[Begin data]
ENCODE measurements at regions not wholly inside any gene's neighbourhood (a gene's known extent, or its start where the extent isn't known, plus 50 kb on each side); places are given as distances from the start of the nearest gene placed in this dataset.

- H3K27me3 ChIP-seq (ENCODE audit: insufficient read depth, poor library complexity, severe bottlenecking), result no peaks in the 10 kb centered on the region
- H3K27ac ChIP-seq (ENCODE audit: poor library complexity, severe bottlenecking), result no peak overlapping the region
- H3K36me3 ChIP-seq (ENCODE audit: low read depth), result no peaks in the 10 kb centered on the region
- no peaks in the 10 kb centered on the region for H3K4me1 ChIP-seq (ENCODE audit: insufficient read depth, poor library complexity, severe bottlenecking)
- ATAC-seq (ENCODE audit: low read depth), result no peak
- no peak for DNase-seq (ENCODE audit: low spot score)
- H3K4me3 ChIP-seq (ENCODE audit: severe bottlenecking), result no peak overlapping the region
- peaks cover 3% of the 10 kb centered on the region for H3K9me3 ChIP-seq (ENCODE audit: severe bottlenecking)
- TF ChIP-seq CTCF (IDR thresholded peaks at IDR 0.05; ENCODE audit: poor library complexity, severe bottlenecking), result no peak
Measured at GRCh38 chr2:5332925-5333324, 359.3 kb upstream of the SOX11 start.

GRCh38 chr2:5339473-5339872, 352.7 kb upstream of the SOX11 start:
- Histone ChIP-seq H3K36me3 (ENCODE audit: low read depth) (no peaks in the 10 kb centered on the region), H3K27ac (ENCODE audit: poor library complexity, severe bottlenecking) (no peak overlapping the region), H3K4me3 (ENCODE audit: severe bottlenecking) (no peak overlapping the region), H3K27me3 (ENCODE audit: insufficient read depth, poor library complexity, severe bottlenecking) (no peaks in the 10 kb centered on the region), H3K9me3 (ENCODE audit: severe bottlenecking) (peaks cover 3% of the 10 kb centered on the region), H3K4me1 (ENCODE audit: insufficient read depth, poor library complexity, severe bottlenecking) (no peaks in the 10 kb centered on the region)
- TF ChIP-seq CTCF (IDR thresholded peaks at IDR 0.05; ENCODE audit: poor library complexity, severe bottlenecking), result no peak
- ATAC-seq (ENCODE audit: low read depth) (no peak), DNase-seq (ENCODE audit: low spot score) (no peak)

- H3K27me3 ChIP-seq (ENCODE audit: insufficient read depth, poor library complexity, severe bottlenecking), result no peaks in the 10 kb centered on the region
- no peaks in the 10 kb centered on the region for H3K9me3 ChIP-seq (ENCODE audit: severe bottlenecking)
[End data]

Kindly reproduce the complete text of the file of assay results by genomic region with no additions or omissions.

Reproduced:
ENCODE measurements at regions not wholly inside any gene's neighbourhood (a gene's known extent, or its start where the extent isn't known, plus 50 kb on each side); places are given as distances from the start of the nearest gene placed in this dataset.

- H3K27me3 ChIP-seq (ENCODE audit: insufficient read depth, poor library complexity, severe bottlenecking), result no peaks in the 10 kb centered on the region
- H3K27ac ChIP-seq (ENCODE audit: poor library complexity, severe bottlenecking), result no peak overlapping the region
- H3K36me3 ChIP-seq (ENCODE audit: low read depth), result no peaks in the 10 kb centered on the region
- no peaks in the 10 kb centered on the region for H3K4me1 ChIP-seq (ENCODE audit: insufficient read depth, poor library complexity, severe bottlenecking)
- ATAC-seq (ENCODE audit: low read depth), result no peak
- no peak for DNase-seq (ENCODE audit: low spot score)
- H3K4me3 ChIP-seq (ENCODE audit: severe bottlenecking), result no peak overlapping the region
- peaks cover 3% of the 10 kb centered on the region for H3K9me3 ChIP-seq (ENCODE audit: severe bottlenecking)
- TF ChIP-seq CTCF (IDR thresholded peaks at IDR 0.05; ENCODE audit: poor library complexity, severe bottlenecking), result no peak
Measured at GRCh38 chr2:5332925-5333324, 359.3 kb upstream of the SOX11 start.

GRCh38 chr2:5339473-5339872, 352.7 kb upstream of the SOX11 start:
- Histone ChIP-seq H3K36me3 (ENCODE audit: low read depth) (no peaks in the 10 kb centered on the region), H3K27ac (ENCODE audit: poor library complexity, severe bottlenecking) (no peak overlapping the region), H3K4me3 (ENCODE audit: severe bottlenecking) (no peak overlapping the region), H3K27me3 (ENCODE audit: insufficient read depth, poor library complexity, severe bottlenecking) (no peaks in the 10 kb centered on the region), H3K9me3 (ENCODE audit: severe bottlenecking) (peaks cover 3% of the 10 kb centered on the region), H3K4me1 (ENCODE audit: insufficient read depth, poor library complexity, severe bottlenecking) (no peaks in the 10 kb centered on the region)
- TF ChIP-seq CTCF (IDR thresholded peaks at IDR 0.05; ENCODE audit: poor library complexity, severe bottlenecking), result no peak
- ATAC-seq (ENCODE audit: low read depth) (no peak), DNase-seq (ENCODE audit: low spot score) (no peak)

- H3K27me3 ChIP-seq (ENCODE audit: insufficient read depth, poor library complexity, severe bottlenecking), result no peaks in the 10 kb centered on the region
- no peaks in the 10 kb centered on the region for H3K9me3 ChIP-seq (ENCODE audit: severe bottlenecking)